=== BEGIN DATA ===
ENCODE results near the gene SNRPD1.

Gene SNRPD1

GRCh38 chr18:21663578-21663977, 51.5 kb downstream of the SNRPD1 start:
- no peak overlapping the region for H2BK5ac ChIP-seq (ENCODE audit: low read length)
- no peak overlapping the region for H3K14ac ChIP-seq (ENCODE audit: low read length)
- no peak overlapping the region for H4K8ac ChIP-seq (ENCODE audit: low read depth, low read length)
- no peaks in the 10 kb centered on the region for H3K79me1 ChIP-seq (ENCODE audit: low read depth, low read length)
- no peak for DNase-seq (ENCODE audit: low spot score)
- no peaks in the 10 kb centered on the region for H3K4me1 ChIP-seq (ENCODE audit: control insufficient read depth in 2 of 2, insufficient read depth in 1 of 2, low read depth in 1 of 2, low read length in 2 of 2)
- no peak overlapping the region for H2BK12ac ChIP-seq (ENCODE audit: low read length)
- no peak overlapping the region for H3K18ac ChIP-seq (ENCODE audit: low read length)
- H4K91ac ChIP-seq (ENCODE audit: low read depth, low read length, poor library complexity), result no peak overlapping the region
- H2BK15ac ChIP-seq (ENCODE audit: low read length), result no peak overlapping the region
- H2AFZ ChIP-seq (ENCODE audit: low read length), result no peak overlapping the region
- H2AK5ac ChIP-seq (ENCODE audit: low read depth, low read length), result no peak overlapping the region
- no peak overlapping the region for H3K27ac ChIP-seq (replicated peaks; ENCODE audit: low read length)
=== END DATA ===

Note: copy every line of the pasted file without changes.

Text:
ENCODE results near the gene SNRPD1.

Gene SNRPD1

GRCh38 chr18:21663578-21663977, 51.5 kb downstream of the SNRPD1 start:
- no peak overlapping the region for H2BK5ac ChIP-seq (ENCODE audit: low read length)
- no peak overlapping the region for H3K14ac ChIP-seq (ENCODE audit: low read length)
- no peak overlapping the region for H4K8ac ChIP-seq (ENCODE audit: low read depth, low read length)
- no peaks in the 10 kb centered on the region for H3K79me1 ChIP-seq (ENCODE audit: low read depth, low read length)
- no peak for DNase-seq (ENCODE audit: low spot score)
- no peaks in the 10 kb centered on the region for H3K4me1 ChIP-seq (ENCODE audit: control insufficient read depth in 2 of 2, insufficient read depth in 1 of 2, low read depth in 1 of 2, low read length in 2 of 2)
- no peak overlapping the region for H2BK12ac ChIP-seq (ENCODE audit: low read length)
- no peak overlapping the region for H3K18ac ChIP-seq (ENCODE audit: low read length)
- H4K91ac ChIP-seq (ENCODE audit: low read depth, low read length, poor library complexity), result no peak overlapping the region
- H2BK15ac ChIP-seq (ENCODE audit: low read length), result no peak overlapping the region
- H2AFZ ChIP-seq (ENCODE audit: low read length), result no peak overlapping the region
- H2AK5ac ChIP-seq (ENCODE audit: low read depth, low read length), result no peak overlapping the region
- no peak overlapping the region for H3K27ac ChIP-seq (replicated peaks; ENCODE audit: low read length)